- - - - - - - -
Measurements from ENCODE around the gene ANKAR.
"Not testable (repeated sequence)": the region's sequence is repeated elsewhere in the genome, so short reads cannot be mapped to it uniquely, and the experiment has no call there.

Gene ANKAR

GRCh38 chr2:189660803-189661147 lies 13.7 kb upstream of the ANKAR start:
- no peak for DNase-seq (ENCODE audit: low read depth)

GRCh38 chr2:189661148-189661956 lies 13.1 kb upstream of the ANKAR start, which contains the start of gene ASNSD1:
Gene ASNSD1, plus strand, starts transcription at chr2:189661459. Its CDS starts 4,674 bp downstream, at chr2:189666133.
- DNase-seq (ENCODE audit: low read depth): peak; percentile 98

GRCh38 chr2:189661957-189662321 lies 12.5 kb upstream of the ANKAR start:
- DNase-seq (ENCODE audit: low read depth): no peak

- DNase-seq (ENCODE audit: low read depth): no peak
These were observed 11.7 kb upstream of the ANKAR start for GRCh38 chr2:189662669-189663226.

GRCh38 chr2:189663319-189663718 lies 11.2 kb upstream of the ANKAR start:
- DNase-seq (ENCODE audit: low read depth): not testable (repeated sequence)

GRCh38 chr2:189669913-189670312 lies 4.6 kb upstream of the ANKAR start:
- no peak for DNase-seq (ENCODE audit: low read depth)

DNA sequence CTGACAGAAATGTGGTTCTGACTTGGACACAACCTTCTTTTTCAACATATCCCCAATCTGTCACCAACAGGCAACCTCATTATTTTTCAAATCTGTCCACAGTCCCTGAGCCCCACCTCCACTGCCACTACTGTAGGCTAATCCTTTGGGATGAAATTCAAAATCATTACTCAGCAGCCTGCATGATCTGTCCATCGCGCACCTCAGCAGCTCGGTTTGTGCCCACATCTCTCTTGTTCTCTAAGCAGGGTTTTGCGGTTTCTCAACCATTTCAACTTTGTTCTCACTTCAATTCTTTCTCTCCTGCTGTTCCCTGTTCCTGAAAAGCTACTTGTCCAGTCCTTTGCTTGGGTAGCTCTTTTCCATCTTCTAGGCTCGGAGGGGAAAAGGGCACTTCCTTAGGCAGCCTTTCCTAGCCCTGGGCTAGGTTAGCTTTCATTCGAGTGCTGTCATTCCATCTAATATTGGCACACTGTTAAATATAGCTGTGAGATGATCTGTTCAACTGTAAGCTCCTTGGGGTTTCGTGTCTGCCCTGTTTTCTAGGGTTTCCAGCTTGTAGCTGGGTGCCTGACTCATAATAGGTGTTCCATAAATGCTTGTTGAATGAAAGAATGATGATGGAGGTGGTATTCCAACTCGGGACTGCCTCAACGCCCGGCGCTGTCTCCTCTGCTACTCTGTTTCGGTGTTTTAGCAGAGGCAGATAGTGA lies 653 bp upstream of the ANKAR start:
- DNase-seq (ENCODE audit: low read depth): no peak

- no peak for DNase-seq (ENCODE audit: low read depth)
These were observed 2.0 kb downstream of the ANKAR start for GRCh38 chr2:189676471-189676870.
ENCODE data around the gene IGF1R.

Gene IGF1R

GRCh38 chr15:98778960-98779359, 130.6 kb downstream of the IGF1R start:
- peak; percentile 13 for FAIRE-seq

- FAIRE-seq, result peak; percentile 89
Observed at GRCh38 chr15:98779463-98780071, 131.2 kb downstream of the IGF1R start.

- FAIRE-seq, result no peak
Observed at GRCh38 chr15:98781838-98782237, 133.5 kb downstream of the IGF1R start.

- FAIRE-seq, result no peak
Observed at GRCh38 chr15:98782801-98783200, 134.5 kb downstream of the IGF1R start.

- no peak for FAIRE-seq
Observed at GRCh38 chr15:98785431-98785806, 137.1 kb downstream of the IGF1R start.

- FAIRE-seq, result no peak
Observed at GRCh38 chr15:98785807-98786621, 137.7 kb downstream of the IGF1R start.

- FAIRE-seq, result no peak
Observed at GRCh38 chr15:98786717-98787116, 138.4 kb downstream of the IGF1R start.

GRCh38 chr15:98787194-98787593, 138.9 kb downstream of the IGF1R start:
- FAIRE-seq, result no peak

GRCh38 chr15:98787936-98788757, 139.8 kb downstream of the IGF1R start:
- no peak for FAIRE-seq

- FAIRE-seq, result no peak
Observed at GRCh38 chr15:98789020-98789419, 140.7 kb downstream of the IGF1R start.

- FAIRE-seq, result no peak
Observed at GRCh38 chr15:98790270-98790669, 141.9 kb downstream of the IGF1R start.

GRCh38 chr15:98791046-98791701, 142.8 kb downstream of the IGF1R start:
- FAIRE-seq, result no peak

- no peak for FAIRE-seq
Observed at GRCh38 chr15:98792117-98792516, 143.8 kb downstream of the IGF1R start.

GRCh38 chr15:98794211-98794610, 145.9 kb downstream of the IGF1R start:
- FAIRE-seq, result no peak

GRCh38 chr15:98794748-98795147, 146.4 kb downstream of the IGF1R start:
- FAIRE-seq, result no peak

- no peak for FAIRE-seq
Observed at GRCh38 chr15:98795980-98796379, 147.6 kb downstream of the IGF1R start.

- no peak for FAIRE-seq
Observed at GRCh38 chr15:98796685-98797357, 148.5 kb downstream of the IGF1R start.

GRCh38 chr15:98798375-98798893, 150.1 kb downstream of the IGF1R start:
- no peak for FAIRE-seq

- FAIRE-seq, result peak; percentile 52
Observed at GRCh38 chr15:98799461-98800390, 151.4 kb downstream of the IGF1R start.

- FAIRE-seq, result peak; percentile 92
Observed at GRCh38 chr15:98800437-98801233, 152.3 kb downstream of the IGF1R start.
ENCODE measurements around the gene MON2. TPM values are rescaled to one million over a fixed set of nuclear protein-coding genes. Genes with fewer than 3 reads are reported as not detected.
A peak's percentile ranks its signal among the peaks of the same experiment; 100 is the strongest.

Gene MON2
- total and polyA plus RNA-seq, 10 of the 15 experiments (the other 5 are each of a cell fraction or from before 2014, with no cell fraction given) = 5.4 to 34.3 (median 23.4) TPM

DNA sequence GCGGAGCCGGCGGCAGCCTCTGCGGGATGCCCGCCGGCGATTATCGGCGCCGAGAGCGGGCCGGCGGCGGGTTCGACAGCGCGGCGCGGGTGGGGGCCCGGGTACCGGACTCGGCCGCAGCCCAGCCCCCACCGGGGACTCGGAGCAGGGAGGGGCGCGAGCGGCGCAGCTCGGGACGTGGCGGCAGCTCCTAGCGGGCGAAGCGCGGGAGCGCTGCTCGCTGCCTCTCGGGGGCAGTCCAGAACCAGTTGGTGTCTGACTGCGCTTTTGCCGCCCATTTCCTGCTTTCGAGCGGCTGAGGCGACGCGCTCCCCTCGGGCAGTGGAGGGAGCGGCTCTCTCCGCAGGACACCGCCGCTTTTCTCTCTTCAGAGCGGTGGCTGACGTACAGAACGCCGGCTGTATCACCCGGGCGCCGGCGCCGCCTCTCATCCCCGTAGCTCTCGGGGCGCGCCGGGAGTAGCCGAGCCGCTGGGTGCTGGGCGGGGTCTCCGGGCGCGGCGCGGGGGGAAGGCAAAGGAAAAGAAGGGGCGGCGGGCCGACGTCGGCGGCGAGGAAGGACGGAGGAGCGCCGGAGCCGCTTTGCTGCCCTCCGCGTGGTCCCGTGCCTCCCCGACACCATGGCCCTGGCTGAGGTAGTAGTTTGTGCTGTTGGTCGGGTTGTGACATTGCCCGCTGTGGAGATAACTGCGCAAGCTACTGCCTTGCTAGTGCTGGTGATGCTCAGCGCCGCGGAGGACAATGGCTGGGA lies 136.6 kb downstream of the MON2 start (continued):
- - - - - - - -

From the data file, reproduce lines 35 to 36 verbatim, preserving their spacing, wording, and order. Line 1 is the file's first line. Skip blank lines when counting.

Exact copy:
- FAIRE-seq, result no peak
Observed at GRCh38 chr15:98786717-98787116, 138.4 kb downstream of the IGF1R start.